2017-05-30 Guidelines for Managing Releases of Binary Artifacts¶
Until recently, the community has avoided releasing “binary” artifacts such as compiled executables, operating system packages, or system images. We have cited several reasons for the existing policy:
Binary executables, especially for languages that statically link, vendor, or aggregate dependencies, are harder to update if the code is subject to logical or security-related bugs.
System packages built in the community are not likely to be supported by the system vendors.
System and container images contain many different pieces of software, and therefore have an even greater risk of including faulty or malicious content.
Because the community did not have the resources to support the inevitable use of binary artifacts in production deployments, we focused on distributing OpenStack in source form by publishing source archives to tarballs.openstack.org. We have also published developer-focused Python package formats such as sdists and wheels to pypi.python.org because those formats are useful in our own CI systems, and because it seemed clear, if only implicitly, that consumers of the packages would understand they are not supported for production use.
In contrast, the open source communities based around some of the tools that we are adopting do release binary artifacts as a standard practice. Container images and full system images are often published to community-specific indexing services such as Docker Hub or Vagrant’s Atlas service. The results can then be consumed by anyone familiar with the tools for searching those repositories. Binary executables built from compiled languages such as Go are often made available from project websites, as well.
Although our community still does not have resources to support production deployments, this shift in the common practices of other communities is leading some of our teams to want to distribute binary artifacts as well. This resolution describes some guidelines for doing so, while mitigating the risks associated with someone inevitably using the results in production.
Users need to know what they are getting when they download artifacts, to enable them to know which artifacts are compatible with each other, with their infrastructure and to be able to find appropriate documentation. For this reason, the metadata for each artifact must clearly specify the name and version of the principal component it contains as well as the architecture for which it is built. For example, if an image contains the nova conductor from version 16.0.0, that information should be accessible, either through the name or through metadata associated with the image using whatever mechanism is common to the index or repository service where the image is published.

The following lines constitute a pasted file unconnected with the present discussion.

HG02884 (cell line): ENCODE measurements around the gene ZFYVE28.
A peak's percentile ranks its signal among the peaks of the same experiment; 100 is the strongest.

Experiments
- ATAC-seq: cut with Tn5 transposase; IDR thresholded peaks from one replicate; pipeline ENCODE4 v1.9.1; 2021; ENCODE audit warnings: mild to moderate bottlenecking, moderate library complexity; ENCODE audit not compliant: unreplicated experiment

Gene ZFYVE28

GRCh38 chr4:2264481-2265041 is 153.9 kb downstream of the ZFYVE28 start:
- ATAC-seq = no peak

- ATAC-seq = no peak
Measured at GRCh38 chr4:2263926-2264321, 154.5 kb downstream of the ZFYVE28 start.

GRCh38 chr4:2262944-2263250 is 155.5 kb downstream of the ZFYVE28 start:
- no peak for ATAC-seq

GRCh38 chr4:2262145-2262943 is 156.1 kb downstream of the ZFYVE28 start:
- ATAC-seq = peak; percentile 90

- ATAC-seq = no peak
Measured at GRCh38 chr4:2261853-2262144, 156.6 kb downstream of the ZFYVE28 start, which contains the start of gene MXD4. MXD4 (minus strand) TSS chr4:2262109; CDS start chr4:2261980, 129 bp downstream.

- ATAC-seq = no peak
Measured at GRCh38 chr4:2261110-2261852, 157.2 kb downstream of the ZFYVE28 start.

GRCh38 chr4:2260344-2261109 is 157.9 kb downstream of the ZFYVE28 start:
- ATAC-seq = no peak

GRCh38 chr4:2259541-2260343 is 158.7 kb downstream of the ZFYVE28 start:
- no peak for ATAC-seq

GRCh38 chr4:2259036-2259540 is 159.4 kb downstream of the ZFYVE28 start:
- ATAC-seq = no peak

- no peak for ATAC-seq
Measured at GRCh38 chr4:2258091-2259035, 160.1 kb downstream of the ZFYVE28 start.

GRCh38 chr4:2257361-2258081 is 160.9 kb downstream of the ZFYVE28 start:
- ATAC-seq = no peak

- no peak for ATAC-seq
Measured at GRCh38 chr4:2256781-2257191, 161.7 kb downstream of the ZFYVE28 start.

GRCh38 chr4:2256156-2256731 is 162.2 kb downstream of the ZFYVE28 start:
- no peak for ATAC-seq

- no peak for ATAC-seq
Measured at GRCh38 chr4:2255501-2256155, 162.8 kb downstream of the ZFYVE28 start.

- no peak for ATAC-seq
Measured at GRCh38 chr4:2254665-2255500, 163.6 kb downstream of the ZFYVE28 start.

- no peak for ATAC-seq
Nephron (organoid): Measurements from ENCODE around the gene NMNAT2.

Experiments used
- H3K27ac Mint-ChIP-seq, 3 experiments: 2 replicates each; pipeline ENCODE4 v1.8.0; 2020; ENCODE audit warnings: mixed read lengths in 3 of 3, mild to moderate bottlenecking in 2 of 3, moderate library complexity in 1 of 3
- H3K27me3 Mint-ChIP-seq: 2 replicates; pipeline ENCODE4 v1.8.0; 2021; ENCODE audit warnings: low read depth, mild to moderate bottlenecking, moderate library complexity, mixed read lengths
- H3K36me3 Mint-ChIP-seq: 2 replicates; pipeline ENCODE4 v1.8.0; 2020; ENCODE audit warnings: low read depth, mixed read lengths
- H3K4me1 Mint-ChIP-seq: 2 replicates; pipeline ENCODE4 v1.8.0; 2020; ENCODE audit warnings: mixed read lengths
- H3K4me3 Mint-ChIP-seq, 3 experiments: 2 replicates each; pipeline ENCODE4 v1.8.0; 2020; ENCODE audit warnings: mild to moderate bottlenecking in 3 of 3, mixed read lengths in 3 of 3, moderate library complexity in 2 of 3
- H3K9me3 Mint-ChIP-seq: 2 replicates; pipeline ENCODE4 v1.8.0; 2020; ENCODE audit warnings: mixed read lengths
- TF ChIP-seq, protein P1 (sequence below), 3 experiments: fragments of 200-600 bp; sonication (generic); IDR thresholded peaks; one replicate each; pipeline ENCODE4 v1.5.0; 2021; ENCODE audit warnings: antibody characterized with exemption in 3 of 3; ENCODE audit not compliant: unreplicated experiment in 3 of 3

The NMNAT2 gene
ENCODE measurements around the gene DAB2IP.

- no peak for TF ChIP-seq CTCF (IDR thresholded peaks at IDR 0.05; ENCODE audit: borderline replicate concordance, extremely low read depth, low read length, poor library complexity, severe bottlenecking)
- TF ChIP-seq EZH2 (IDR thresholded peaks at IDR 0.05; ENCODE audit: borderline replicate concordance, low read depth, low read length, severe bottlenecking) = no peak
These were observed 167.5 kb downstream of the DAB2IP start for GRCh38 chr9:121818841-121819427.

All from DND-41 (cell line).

Consumers of these artifacts need to be able to track bugs and security issues in components included in the artifacts. For this reason, all published binary artifacts must be accompanied by a manifest describing the versions of all components used to build it, whether they be the libraries used to build an executable or the system packages included in an image.
The contents of binary artifacts “age” and become out of date as development work continues, either on the primary component or on dependencies built into the artifact. Consumers of these artifacts need to know whether they have a recent version, or if they are far out of date. For this reason, all binary artifacts should include metadata containing the date they were built, as well as the date they were published (if it is different).
Users need to be able to reproduce environments, and developers need to be able to reproduce builds in order to investigate issues. Contributors to projects should not be expected to support or debug arbitrary versions packaged by someone else. For these reasons, binary artifacts published to third-party registries should only be built from well-defined points in the history of an OpenStack project, identified with signed tags on the git repository. The inputs to recreate the build, including configuration files and build scripts, must be made available so that anyone can rebuild the image.
We do not want the artifacts to be seen as owned by the community at large, if only a few people can actually address issues. For this reason, the metadata for binary artifacts must not say or imply that they are produced by “the OpenStack community.” Specific team names should be used instead.
Because only a subset of the community is producing and maintaining the artifacts, we need to ensure it is clear to consumers where to go if they do want help. For this reason, each artifact must be published with metadata, such as a bug tracker URL, describing where and how to seek help.
Consumers of these artifacts need to understand the limits of the support they are likely to be able to receive. All of our official projects are released under the Apache License, which includes a Disclaimer of Warranty stating that the software is provided without warranty and a Limitation of Liability saying that contributors are not liable for damages. It also, however, includes a clause allowing “redistributors” to offer additional levels of support. Teams must not indicate that they are offering support for any binary artifacts in a way that implies the warranty or liability for that support extends to the rest of the community.
This was discussed extensively in the openstack-dev mailing list thread “do we want to be publishing binary container images?”
There were at least 2 sessions at the Forum in Boston in 2017 to cover “Methods and Projects for deploying OpenStack with Containers” during which the topic was discussed.